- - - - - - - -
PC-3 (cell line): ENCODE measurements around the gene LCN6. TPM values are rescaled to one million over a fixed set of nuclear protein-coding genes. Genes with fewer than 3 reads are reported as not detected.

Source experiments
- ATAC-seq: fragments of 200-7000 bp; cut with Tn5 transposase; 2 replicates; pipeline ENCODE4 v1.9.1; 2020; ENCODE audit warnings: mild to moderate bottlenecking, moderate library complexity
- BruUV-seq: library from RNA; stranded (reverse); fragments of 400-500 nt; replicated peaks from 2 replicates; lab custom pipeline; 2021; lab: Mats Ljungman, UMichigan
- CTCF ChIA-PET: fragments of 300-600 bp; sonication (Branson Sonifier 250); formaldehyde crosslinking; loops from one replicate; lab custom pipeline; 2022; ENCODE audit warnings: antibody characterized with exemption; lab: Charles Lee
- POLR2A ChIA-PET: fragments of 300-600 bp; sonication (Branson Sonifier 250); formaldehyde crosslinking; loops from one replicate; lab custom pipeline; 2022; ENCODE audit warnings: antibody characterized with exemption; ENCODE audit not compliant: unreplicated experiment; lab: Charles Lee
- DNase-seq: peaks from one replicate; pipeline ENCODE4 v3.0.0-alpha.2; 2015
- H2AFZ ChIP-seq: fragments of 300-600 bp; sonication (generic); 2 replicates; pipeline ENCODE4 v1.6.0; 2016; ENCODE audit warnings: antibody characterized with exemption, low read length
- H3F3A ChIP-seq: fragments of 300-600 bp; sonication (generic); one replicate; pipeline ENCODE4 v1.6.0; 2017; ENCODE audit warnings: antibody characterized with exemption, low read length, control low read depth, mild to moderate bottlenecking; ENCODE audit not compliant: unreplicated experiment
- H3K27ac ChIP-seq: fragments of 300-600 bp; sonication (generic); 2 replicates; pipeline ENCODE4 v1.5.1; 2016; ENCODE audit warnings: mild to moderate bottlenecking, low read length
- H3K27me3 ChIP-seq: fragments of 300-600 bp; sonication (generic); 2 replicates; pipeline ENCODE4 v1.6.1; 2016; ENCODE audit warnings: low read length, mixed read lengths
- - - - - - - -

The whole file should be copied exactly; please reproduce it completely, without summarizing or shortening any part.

PC-3 (cell line): ENCODE measurements around the gene LCN6. TPM values are rescaled to one million over a fixed set of nuclear protein-coding genes. Genes with fewer than 3 reads are reported as not detected.

Source experiments
- ATAC-seq: fragments of 200-7000 bp; cut with Tn5 transposase; 2 replicates; pipeline ENCODE4 v1.9.1; 2020; ENCODE audit warnings: mild to moderate bottlenecking, moderate library complexity
- BruUV-seq: library from RNA; stranded (reverse); fragments of 400-500 nt; replicated peaks from 2 replicates; lab custom pipeline; 2021; lab: Mats Ljungman, UMichigan
- CTCF ChIA-PET: fragments of 300-600 bp; sonication (Branson Sonifier 250); formaldehyde crosslinking; loops from one replicate; lab custom pipeline; 2022; ENCODE audit warnings: antibody characterized with exemption; lab: Charles Lee
- POLR2A ChIA-PET: fragments of 300-600 bp; sonication (Branson Sonifier 250); formaldehyde crosslinking; loops from one replicate; lab custom pipeline; 2022; ENCODE audit warnings: antibody characterized with exemption; ENCODE audit not compliant: unreplicated experiment; lab: Charles Lee
- DNase-seq: peaks from one replicate; pipeline ENCODE4 v3.0.0-alpha.2; 2015
- H2AFZ ChIP-seq: fragments of 300-600 bp; sonication (generic); 2 replicates; pipeline ENCODE4 v1.6.0; 2016; ENCODE audit warnings: antibody characterized with exemption, low read length
- H3F3A ChIP-seq: fragments of 300-600 bp; sonication (generic); one replicate; pipeline ENCODE4 v1.6.0; 2017; ENCODE audit warnings: antibody characterized with exemption, low read length, control low read depth, mild to moderate bottlenecking; ENCODE audit not compliant: unreplicated experiment
- H3K27ac ChIP-seq: fragments of 300-600 bp; sonication (generic); 2 replicates; pipeline ENCODE4 v1.5.1; 2016; ENCODE audit warnings: mild to moderate bottlenecking, low read length
- H3K27me3 ChIP-seq: fragments of 300-600 bp; sonication (generic); 2 replicates; pipeline ENCODE4 v1.6.1; 2016; ENCODE audit warnings: low read length, mixed read lengths